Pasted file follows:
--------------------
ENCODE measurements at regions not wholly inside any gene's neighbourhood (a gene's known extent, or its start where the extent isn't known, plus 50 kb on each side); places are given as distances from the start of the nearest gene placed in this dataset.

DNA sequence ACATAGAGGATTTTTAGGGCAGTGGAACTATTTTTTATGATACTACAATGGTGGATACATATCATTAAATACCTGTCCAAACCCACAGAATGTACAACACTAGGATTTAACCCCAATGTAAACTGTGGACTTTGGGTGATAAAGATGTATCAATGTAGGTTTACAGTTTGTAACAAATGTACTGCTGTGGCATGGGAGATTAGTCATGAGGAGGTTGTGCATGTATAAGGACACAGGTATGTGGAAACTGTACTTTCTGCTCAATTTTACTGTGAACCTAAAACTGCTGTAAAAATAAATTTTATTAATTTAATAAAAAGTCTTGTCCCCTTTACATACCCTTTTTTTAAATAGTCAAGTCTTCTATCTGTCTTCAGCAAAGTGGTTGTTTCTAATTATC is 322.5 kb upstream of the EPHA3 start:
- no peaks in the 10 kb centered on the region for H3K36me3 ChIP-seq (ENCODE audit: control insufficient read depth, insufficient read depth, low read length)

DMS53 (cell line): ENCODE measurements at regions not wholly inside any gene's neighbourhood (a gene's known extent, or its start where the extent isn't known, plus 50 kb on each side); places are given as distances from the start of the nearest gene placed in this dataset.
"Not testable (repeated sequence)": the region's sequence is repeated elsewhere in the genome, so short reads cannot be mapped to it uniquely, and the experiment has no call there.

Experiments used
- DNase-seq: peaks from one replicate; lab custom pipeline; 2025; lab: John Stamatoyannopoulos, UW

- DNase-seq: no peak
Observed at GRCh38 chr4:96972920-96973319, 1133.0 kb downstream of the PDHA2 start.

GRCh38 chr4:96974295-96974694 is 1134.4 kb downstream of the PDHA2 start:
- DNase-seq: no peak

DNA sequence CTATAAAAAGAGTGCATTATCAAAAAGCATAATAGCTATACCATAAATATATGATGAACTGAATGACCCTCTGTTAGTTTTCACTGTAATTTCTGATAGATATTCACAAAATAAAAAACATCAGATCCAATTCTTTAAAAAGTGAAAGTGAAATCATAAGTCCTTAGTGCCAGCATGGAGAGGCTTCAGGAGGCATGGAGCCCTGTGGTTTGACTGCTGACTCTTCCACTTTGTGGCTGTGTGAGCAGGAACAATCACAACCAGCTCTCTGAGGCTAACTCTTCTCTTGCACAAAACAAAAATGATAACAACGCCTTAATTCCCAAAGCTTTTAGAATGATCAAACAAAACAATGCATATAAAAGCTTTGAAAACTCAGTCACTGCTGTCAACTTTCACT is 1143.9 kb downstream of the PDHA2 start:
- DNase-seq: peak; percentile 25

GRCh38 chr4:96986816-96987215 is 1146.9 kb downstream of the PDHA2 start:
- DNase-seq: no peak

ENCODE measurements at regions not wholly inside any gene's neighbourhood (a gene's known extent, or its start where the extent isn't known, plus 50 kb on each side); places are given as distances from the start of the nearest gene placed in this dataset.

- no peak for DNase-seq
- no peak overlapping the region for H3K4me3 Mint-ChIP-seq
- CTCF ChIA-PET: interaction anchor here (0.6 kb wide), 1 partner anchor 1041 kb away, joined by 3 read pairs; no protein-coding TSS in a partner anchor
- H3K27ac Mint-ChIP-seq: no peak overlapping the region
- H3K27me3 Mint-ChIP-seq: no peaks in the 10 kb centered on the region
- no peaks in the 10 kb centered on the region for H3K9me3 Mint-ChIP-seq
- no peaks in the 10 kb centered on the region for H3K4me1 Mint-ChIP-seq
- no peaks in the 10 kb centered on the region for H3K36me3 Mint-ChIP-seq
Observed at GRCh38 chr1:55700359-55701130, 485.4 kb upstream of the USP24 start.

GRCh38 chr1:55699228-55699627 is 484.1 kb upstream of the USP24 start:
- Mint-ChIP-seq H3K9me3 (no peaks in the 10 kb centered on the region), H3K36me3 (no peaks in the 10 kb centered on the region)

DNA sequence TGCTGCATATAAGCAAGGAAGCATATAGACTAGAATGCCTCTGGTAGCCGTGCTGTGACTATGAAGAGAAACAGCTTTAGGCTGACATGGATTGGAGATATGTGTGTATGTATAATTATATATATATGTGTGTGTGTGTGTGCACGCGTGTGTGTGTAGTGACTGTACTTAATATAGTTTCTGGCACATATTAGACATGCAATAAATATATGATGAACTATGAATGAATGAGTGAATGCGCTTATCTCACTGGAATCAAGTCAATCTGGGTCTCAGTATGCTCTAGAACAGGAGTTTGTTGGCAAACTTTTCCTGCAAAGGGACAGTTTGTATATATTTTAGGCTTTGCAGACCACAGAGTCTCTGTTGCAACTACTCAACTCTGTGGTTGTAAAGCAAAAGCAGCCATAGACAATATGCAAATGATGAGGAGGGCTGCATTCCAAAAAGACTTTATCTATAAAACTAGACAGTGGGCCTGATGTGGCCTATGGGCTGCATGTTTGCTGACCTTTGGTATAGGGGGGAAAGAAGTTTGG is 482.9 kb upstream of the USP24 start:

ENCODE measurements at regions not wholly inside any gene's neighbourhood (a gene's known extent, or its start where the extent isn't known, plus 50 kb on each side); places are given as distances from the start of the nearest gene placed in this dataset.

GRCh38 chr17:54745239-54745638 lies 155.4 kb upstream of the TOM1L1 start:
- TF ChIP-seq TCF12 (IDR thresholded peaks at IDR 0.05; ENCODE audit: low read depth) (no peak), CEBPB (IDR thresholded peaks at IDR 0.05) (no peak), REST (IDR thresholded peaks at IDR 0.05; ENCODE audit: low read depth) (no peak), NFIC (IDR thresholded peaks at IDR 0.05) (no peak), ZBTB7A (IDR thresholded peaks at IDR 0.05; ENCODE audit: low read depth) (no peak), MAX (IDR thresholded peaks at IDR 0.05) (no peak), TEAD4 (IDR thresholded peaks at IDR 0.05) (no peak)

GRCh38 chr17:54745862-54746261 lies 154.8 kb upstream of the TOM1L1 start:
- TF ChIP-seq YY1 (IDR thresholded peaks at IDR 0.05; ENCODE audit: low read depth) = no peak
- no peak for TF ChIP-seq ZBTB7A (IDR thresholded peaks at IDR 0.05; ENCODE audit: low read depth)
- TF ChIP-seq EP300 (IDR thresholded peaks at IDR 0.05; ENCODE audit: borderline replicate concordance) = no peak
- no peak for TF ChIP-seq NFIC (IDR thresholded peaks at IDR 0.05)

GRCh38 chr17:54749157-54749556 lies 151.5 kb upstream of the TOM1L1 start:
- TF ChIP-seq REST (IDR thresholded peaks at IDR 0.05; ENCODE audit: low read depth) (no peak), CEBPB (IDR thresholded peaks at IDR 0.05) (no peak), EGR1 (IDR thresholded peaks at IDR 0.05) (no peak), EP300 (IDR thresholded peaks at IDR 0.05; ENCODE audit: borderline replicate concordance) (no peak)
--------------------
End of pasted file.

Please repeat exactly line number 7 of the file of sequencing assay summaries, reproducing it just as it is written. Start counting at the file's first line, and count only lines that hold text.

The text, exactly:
- DNase-seq: peaks from one replicate; lab custom pipeline; 2025; lab: John Stamatoyannopoulos, UW